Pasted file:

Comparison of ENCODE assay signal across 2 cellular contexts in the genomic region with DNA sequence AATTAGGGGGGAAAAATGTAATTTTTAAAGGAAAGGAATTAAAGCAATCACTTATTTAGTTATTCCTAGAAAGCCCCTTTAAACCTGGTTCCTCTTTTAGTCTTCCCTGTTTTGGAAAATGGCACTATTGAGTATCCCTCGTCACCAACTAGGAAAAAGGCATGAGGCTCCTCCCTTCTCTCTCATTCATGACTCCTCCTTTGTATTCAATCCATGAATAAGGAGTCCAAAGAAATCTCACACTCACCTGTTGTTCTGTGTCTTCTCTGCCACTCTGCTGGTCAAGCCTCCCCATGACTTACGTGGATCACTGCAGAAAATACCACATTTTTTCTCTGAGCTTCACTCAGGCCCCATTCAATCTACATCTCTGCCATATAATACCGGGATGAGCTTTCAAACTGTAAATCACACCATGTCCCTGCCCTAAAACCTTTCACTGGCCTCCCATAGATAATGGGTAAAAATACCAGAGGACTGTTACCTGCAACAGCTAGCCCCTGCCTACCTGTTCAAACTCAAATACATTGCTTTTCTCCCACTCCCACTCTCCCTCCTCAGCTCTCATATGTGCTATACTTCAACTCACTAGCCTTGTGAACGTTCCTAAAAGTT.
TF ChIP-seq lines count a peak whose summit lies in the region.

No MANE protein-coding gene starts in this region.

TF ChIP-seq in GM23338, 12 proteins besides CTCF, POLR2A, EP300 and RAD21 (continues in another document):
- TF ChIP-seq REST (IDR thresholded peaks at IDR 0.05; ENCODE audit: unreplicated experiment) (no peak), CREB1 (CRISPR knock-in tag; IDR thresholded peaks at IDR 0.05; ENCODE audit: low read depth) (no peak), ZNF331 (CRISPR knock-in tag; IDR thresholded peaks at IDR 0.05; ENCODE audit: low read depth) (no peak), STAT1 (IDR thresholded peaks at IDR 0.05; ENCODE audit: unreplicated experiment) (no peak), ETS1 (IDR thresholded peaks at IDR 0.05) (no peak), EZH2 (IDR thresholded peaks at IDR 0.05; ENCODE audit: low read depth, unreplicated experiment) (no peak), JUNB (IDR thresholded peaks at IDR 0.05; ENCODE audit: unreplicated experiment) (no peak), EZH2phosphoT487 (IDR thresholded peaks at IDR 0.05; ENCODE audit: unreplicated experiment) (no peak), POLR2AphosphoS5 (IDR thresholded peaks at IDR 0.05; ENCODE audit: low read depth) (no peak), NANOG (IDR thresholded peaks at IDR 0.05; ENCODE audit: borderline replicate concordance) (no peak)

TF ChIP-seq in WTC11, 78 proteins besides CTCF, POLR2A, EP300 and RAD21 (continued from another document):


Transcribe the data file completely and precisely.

Comparison of ENCODE assay signal across 2 cellular contexts in the genomic region with DNA sequence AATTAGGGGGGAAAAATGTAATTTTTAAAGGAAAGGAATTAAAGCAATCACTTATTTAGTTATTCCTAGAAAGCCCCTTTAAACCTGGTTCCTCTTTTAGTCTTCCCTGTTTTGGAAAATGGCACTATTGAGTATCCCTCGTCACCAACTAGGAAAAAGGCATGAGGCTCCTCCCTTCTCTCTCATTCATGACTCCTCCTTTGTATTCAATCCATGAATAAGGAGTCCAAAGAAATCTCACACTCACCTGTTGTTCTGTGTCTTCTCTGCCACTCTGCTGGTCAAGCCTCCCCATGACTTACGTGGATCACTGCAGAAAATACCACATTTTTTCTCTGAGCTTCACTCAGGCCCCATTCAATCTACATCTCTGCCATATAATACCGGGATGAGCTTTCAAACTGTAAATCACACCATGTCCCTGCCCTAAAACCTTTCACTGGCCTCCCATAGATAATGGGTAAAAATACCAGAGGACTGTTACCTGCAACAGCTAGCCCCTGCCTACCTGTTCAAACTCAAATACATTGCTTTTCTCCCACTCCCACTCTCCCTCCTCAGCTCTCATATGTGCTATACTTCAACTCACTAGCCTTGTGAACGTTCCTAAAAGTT.
TF ChIP-seq lines count a peak whose summit lies in the region.

No MANE protein-coding gene starts in this region.

TF ChIP-seq in GM23338, 12 proteins besides CTCF, POLR2A, EP300 and RAD21 (continues in another document):
- TF ChIP-seq REST (IDR thresholded peaks at IDR 0.05; ENCODE audit: unreplicated experiment) (no peak), CREB1 (CRISPR knock-in tag; IDR thresholded peaks at IDR 0.05; ENCODE audit: low read depth) (no peak), ZNF331 (CRISPR knock-in tag; IDR thresholded peaks at IDR 0.05; ENCODE audit: low read depth) (no peak), STAT1 (IDR thresholded peaks at IDR 0.05; ENCODE audit: unreplicated experiment) (no peak), ETS1 (IDR thresholded peaks at IDR 0.05) (no peak), EZH2 (IDR thresholded peaks at IDR 0.05; ENCODE audit: low read depth, unreplicated experiment) (no peak), JUNB (IDR thresholded peaks at IDR 0.05; ENCODE audit: unreplicated experiment) (no peak), EZH2phosphoT487 (IDR thresholded peaks at IDR 0.05; ENCODE audit: unreplicated experiment) (no peak), POLR2AphosphoS5 (IDR thresholded peaks at IDR 0.05; ENCODE audit: low read depth) (no peak), NANOG (IDR thresholded peaks at IDR 0.05; ENCODE audit: borderline replicate concordance) (no peak)

TF ChIP-seq in WTC11, 78 proteins besides CTCF, POLR2A, EP300 and RAD21 (continued from another document):